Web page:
Aug 072019
 

Claire Hetzel, from 3000acres, discusses urban food production and crop diversity

I recently harvested my first crop of Oxalis tuberosa, commonly known as New Zealand yams. Washed clean, the tubers were aesthetically mesmerising, a shiny pink with dimpled skins drawn across the most unusual of shapes. Roasted beside garlic, they were out of this world!

Experimenting in my kitchen with this new found tasty, beautiful and versatile food crop made me ponder the issues that surround urban food production and crop diversity. I spoke with Dr. Chris Williams from the University of Melbourne to learn more.

Chris told me: “Across the globe there are hot spots of agro-biodiversity, places where traditional people developed diverse crops over thousands of years in landscapes as varied as the Andes, Papua New Guinea and the Middle East. Many of these crops have great potential to provide new growing opportunities for farmers and gardeners across the planet even though they are rarely seen outside their indigenous ecosystems. These crops, such as New Zealand yams, also have substantial genetic diversity which provides indigenous farmers with options for growing them in specific climatic or soil niches. It is this adaptability to the contingencies of climate, soil or altitude which is at the heart of using crop genetic diversity as a resilience strategy in the face of climate change and the genetic narrowing of mainstream crops by industrial agriculture.

Given the multicultural nature of the city in which we live, it would seem there is great opportunity to share knowledge and experiment together about the possibilities of growing diverse crop cultivars in the face of Melbourne’s changing climate. Time to try something new?

Read more 3000acres’ discussion pieces.

A new Community Grocer market is opening in Heidelberg West

Starting 7th September, there will be a Community Grocer market every Saturday, 9am-1pm at Bell Street Mall, corner of Oriel Road & Bell Street, Heidelberg West. The manager will be newsletter reader Tess Gardiner. Everyone is welcome.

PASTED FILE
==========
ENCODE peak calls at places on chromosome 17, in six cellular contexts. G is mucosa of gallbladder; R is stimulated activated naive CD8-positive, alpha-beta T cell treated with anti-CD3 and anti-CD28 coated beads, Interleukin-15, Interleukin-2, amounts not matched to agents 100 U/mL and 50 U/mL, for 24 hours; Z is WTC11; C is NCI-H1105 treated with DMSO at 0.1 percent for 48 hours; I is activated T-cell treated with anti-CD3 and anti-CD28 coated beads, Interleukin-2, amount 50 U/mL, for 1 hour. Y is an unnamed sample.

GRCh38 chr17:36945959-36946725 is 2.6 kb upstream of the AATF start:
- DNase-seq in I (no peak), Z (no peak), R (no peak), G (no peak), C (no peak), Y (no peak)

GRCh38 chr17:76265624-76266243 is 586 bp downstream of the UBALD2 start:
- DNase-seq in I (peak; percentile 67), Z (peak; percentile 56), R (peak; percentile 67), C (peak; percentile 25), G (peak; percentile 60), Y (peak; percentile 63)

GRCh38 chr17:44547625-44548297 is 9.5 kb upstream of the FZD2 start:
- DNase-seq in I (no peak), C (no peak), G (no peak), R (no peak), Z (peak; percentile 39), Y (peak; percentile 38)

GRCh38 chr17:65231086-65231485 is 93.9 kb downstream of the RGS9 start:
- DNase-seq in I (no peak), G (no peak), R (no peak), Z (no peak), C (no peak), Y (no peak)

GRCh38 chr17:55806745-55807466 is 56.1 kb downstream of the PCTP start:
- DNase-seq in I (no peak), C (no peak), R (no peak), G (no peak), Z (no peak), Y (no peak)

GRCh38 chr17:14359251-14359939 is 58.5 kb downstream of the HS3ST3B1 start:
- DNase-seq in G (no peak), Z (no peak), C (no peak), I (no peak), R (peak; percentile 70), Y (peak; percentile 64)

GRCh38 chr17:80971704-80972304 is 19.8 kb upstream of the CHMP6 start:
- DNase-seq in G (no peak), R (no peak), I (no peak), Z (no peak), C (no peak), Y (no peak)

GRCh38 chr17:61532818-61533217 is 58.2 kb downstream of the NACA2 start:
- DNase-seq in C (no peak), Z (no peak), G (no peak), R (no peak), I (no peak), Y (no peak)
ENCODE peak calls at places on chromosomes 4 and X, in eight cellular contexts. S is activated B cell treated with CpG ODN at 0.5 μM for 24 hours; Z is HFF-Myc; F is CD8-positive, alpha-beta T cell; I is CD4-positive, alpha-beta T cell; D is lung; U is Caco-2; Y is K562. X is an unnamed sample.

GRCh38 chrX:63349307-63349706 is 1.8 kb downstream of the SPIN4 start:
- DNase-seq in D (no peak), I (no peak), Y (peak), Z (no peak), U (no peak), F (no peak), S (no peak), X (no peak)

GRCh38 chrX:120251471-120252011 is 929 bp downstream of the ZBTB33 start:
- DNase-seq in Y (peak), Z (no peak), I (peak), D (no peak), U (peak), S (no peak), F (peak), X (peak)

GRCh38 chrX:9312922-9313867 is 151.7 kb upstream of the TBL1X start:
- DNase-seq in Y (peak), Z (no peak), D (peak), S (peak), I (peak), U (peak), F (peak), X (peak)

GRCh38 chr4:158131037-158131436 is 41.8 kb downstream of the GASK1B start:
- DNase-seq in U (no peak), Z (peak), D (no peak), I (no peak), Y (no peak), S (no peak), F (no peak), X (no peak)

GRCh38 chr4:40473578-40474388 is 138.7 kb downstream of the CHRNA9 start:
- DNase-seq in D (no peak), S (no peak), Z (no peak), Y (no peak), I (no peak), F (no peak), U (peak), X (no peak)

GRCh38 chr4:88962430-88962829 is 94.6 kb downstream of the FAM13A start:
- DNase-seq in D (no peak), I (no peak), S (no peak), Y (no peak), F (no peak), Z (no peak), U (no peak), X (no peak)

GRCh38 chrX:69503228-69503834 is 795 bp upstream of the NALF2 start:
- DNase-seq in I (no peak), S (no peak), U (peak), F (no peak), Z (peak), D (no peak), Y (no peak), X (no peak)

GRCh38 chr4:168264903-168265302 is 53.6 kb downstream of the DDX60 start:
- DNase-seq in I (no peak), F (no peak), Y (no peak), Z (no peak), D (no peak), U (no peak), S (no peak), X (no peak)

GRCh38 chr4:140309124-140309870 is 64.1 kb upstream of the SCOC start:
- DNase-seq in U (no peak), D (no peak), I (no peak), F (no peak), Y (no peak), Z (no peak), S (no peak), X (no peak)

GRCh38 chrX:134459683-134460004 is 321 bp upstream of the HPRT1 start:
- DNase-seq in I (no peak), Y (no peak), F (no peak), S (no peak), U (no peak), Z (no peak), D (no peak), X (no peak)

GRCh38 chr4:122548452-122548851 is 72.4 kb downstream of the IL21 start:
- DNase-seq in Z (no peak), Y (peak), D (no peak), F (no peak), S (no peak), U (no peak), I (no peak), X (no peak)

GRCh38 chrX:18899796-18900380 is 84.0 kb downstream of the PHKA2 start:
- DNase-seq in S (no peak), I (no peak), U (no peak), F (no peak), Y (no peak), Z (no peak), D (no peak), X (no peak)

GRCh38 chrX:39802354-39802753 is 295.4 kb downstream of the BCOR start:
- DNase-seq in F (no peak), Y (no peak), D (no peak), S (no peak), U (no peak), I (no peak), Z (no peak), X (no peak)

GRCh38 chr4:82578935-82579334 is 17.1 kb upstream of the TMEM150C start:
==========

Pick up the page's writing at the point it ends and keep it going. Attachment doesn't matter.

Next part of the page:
Like The Community Grocer’s other weekly markets in Carlton (Fridays), Fawkner (Wednesdays) and Fitzroy (Tuesdays), a major aim will be to improve access for people living on a low-income to fresh, affordable food.

Community gardening news

North Carlton Railway Neighbourhood House has just been given some grants from both City of Yarra and Bendigo Bank to establish a community garden, with the aim being to have the garden constructed by the end of 2019.

Community gardening in the news

Robin Gale-Baker’s latest article in the Leader is a summary of the community gardens in Nillumbik. Oddly, whilst it was in the Heidelberg Leader, it didn’t make it into the Diamond Valley Leader. You can read more detail about all the community gardens in Nillumbik on our website – they are listed as red widgets in the right hand sidebar and clicking any of the widgets opens a page about that garden.

Local food producers in the news

AVS Organic Foods, from Watsonia North, make a variety of vegan products including non-dairy cheese and cream, sauces, pies, black salt and pet treats. Its owner, Melissa Murphy-Webster, has been interviewed by Melbourne’s North Food Group.

The 2019 Australian Food Awards

A number of our local food producers have won medals in the 2019 Australian Food Awards, including:

  • Backyard Honey, from Surrey Hills: silver
  • Billy van Creamy, from Fitzroy North: 2 bronze.
  • City Larder, from Heidelberg Heights: 4 bronze.
  • J.B. Shackleton’s, from Wonga Park: 1 silver, 1 bronze.
  • Kookaberry Strawberry Farm, from Wandin: 2 bronze
  • La Villa Salumi, from Kilsyth: 1 silver, 2 bronze.
  • PoppySmack, from Warrandyte: 3 bronze.
  • Si Mangia, from Reservoir: 1 gold, 1 bronze.